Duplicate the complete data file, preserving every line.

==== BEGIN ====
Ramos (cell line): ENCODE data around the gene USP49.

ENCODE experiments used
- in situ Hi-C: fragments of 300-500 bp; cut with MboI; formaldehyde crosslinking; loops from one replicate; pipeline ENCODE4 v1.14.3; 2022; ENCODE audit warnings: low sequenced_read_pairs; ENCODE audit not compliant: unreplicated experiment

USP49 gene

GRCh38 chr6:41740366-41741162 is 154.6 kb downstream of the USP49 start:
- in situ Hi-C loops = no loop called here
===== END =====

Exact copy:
Ramos (cell line): ENCODE data around the gene USP49.

ENCODE experiments used
- in situ Hi-C: fragments of 300-500 bp; cut with MboI; formaldehyde crosslinking; loops from one replicate; pipeline ENCODE4 v1.14.3; 2022; ENCODE audit warnings: low sequenced_read_pairs; ENCODE audit not compliant: unreplicated experiment

USP49 gene

GRCh38 chr6:41740366-41741162 is 154.6 kb downstream of the USP49 start:
- in situ Hi-C loops = no loop called here